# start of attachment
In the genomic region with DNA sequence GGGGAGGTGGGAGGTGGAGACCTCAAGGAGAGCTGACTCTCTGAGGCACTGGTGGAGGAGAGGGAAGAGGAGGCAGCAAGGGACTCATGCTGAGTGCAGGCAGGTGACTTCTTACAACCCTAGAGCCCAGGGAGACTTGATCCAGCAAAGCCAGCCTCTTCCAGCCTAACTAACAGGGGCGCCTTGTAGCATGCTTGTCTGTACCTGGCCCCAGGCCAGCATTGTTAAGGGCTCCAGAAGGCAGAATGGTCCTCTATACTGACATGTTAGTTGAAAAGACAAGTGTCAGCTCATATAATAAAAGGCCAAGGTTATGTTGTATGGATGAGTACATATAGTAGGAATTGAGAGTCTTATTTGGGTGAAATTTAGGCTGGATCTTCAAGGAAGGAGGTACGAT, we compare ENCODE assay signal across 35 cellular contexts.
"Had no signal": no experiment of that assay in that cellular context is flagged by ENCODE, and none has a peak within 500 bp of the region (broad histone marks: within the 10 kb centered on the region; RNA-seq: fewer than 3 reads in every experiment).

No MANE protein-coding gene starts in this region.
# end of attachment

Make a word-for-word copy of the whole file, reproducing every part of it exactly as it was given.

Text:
In the genomic region with DNA sequence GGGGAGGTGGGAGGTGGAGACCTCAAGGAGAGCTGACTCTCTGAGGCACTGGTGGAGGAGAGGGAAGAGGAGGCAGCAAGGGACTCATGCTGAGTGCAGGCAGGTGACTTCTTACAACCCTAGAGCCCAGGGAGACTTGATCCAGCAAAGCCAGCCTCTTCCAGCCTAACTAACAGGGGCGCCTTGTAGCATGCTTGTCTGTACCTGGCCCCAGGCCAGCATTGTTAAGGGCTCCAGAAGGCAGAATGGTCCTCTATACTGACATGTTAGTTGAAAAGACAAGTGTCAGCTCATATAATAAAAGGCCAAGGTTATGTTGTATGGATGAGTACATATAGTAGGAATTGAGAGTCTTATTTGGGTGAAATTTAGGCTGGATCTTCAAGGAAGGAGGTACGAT, we compare ENCODE assay signal across 35 cellular contexts.
"Had no signal": no experiment of that assay in that cellular context is flagged by ENCODE, and none has a peak within 500 bp of the region (broad histone marks: within the 10 kb centered on the region; RNA-seq: fewer than 3 reads in every experiment).

No MANE protein-coding gene starts in this region.